So it is fair to say that Google has turned the Social Networks business on its head with one quick announcement. By evangelizing OpenSocial and bringing in MySpace, Friendster, LinkedIn, Ning, Engage.com, hi5, Hyves, imeem, Oracle, Orkut, Plaxo, Salesforce.com, Six Apart, Tianji, Viadeo, and Xing, Google has put itself at the center of the social networks business. Or nearly there.
Facebook with its 50 million users is missing from the party. Everybody else has signed up to allow users to carry their identities, friends and applications between networks. But no one can touch Facebook. Does this mean Facebook is doomed? Not quite, it already has the users, the connections and more than enough applications. It simply did not need Google's OpenSocial initiative. Now this may change in the future, but for now, Facebook is being clever. They don't need to join something that they don't need.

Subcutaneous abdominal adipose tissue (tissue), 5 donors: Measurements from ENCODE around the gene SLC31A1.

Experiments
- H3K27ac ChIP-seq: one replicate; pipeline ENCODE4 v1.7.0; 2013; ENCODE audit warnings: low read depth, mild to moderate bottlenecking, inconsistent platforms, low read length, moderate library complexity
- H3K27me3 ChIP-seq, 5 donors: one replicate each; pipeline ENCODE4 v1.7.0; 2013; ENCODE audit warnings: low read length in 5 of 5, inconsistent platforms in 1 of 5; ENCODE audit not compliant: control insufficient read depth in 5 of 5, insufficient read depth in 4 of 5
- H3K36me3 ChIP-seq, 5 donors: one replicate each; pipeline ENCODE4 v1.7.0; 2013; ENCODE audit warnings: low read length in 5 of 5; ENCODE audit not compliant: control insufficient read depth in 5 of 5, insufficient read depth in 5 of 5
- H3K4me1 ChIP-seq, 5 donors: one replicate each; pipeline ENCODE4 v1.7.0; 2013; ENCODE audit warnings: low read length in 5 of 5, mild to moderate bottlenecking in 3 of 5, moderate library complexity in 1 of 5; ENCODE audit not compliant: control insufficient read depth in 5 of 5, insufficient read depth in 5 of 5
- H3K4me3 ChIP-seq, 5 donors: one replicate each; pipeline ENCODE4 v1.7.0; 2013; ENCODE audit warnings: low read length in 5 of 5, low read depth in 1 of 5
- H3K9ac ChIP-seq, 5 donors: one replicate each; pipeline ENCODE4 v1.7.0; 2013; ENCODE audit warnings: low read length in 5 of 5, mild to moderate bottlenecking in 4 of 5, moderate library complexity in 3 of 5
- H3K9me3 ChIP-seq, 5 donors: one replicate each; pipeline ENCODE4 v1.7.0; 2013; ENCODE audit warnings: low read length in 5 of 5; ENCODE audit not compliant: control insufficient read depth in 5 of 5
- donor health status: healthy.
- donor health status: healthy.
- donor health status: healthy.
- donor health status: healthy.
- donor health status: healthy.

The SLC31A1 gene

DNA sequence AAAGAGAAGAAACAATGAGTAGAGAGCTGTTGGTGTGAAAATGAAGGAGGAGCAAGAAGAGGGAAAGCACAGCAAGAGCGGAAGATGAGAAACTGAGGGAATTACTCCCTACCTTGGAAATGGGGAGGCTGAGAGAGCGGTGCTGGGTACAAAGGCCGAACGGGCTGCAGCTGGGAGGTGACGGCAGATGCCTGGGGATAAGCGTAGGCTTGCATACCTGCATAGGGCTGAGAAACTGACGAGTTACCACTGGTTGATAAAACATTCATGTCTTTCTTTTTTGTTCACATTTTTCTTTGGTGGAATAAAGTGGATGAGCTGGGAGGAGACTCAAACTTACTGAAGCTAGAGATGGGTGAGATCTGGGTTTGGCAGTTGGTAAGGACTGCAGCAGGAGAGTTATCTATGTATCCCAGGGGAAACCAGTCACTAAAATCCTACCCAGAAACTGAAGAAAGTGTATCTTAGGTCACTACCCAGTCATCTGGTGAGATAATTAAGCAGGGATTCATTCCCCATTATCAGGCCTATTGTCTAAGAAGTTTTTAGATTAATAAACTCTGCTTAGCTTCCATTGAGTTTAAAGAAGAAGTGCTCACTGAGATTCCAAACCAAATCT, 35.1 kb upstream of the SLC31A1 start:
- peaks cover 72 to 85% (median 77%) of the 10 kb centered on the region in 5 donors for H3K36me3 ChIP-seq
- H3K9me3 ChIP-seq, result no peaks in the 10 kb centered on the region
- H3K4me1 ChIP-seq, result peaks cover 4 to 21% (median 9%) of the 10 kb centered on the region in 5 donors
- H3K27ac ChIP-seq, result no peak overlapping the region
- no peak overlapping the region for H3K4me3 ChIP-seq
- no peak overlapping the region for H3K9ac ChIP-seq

What does this mean for the social network users? Hopefully, it'll mean that these other social networking sites will get stronger. For example, I run a 300 person community on Ning and I certainly could do with some more applications for my network. I need those applications to prevent users from defecting to a competing Facebook group. Maybe, I'll get those as more developers code for OpenSocial. But only time will tell how much the announcements of the last two days matter. No one is going to be running away from Facebook because the applications are available elsewhere. We all loved Facebook before they introduced the applications. If anything, the OpenSocial initiative may spur the next revolutionary social network that gives Facebook some serious competition.
And as always, we won't know for a while how Google plans to make money off this initiative. But given where there stock is today, I don't think they are worrying about that too much.